According to a recent study in Ecosystem Services, businesses may pay more for less reliable sources of water in the future.
This week, scientists from The Nature Conservancy (TNC) and The Dow Chemical Company (Dow), with research support from Colorado State University and Duke University, published Finding solutions to water scarcity: Incorporating ecosystem service values into business planning at The Dow Chemical Company’s Freeport, Texas facility, which addresses challenges businesses face to accurately estimate the value of water resources and address future scarcity threats. The results highlight business decision-making and risk management for Fortune 500 companies can be improved by keeping water sustainability in mind.
“Water scarcity is a business, social and environmental risk,” said Peter Kareiva, Chief Scientist for TNC. “Declining water availability and quality affects industries, cities, farmers, recreational users, and ecosystems. By looking at the future water scenarios we have continued to help better understand and quantify the value of nature for businesses.”
The study explores the value of “natural capital” assets, such as a healthy river that provides inexpensive, reliable water. It addresses how this value will change due to climate change and an increasing demand for fresh water, particularly in urban areas.
Researchers analyzed five water scarcity solutions that involved nature and collaboration with other water users. Of those five, three solutions:
- restoring floodplains to expand reservoir storage,
- financing irrigation efficiency technology,
- and a municipal rebate program for low-flow toilets or low water use landscaping
were found to be cost-competitive with corresponding traditional solutions, such as building more reservoir storage. These three solutions could also provide collective benefits to the public and biodiversity, and may be appropriate for implementation via multi-stakeholder collaboration.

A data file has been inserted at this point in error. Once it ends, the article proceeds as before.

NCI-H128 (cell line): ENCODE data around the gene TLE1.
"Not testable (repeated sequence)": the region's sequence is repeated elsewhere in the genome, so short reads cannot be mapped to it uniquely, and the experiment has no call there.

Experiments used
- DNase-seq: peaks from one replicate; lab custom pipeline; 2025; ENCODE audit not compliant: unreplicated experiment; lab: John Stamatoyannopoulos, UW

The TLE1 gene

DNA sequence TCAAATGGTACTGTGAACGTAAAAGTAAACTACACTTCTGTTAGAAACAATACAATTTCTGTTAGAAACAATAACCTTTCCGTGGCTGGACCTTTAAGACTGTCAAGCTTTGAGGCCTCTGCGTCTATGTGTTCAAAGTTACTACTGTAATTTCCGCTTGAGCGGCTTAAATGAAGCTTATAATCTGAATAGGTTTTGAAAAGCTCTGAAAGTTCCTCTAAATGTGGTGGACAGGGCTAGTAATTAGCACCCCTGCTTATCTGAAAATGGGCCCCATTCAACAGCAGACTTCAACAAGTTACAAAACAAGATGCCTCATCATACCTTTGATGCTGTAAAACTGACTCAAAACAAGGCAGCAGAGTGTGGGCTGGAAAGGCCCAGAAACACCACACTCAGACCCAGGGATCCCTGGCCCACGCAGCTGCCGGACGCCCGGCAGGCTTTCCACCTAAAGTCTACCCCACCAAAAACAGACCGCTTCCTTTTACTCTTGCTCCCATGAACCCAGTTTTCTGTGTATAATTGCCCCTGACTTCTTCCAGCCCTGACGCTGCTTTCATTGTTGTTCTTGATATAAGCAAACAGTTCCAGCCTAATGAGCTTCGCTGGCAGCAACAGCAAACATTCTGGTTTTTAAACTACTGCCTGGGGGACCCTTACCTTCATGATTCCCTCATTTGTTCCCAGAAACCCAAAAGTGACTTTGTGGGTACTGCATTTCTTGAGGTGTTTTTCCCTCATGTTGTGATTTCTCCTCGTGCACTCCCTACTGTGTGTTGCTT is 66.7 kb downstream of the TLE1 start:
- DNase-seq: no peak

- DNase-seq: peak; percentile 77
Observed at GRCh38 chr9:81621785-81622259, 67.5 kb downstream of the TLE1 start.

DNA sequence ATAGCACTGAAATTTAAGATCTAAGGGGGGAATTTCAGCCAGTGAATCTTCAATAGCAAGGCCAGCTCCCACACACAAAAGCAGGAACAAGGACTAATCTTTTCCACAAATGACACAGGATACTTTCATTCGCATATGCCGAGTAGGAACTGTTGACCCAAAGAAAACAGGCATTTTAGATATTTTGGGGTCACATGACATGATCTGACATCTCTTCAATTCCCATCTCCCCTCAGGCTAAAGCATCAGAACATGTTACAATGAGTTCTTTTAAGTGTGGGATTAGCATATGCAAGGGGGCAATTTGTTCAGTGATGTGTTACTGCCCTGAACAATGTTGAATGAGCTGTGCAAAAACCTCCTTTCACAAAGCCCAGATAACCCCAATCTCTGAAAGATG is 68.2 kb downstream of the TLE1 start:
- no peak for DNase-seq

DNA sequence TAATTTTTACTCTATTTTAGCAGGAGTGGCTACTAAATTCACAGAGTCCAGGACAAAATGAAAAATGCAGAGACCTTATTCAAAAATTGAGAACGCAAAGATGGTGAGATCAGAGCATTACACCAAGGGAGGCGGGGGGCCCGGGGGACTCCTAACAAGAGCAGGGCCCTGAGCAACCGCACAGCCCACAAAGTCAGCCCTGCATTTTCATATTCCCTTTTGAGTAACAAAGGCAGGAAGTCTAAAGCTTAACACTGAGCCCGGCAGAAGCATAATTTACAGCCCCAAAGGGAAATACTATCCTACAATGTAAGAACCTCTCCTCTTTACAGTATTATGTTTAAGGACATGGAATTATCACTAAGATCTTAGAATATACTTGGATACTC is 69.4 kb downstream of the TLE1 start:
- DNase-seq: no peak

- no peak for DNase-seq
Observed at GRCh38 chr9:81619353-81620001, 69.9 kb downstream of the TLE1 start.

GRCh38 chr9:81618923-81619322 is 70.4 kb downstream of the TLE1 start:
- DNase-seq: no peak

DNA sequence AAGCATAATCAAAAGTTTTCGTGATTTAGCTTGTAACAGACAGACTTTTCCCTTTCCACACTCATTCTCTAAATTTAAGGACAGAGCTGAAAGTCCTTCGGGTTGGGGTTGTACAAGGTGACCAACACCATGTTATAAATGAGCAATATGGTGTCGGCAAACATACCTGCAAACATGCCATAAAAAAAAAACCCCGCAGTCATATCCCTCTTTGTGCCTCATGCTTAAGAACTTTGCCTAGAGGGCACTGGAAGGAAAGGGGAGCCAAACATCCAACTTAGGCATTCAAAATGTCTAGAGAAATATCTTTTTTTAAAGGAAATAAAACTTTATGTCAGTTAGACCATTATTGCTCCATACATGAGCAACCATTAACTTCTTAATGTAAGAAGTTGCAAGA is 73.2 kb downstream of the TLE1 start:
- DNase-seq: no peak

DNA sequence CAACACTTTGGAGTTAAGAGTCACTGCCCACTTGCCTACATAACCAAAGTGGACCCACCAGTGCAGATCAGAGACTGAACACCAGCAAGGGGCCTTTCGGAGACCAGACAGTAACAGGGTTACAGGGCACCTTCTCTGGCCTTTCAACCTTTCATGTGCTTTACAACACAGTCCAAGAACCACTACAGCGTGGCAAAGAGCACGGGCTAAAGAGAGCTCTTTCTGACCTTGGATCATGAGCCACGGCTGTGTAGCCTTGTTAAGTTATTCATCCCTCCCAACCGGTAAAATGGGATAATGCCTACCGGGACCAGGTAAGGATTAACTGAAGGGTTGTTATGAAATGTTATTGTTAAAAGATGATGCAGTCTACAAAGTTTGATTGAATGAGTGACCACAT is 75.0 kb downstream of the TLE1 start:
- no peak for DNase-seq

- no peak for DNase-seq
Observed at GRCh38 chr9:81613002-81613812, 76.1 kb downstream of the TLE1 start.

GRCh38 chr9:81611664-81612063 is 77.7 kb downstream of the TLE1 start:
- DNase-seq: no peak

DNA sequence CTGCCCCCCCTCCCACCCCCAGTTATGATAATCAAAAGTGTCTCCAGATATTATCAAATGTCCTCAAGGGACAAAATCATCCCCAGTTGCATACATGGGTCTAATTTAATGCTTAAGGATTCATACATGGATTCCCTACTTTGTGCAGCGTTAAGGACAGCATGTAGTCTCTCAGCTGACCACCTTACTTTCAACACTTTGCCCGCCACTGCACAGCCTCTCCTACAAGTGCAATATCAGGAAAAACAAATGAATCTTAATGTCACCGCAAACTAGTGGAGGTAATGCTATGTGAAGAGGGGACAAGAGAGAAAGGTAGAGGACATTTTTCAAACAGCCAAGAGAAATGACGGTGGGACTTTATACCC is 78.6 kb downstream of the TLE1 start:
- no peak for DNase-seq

“Water is extremely important to our global operations and we need to find new ways to make water sources more reliable,” said Earl Shipp, site leader for Dow Texas Operations. “This research can help businesses across a variety of regions better understand water. It means going beyond traditional solutions, thinking at a basin scale and examining how nature plays a role in preserving water sources.”
The freshwater analysis was conducted at Dow’s Texas Operations facility in Freeport, Texas, at the mouth of the Brazos River. Research was conducted as part of Dow and The Nature Conservancy’s six-year collaboration to help Dow and the broader business community, recognize, value and incorporate nature into global business goals, decisions and strategies. The study also supports Dow’s recently announced 2025 Sustainability Goals, which include a Goal on “Valuing Nature,” through which Dow seeks to deliver $1 billion in value through projects that are good for business and good for ecosystems.
The business benefits of acknowledging water scarcity have quickly become a topic of importance for forward-thinking organizations. Last month, a study by Sedex and WWF found that although positive efforts are being made to manage and set targets around water risks, more collaborative systems are needed to help suppliers ensure environmental legal requirements are met. And banks such as Wells Fargo and Bank of America have also realized the impact of water scarcity on their business and are investing in solutions.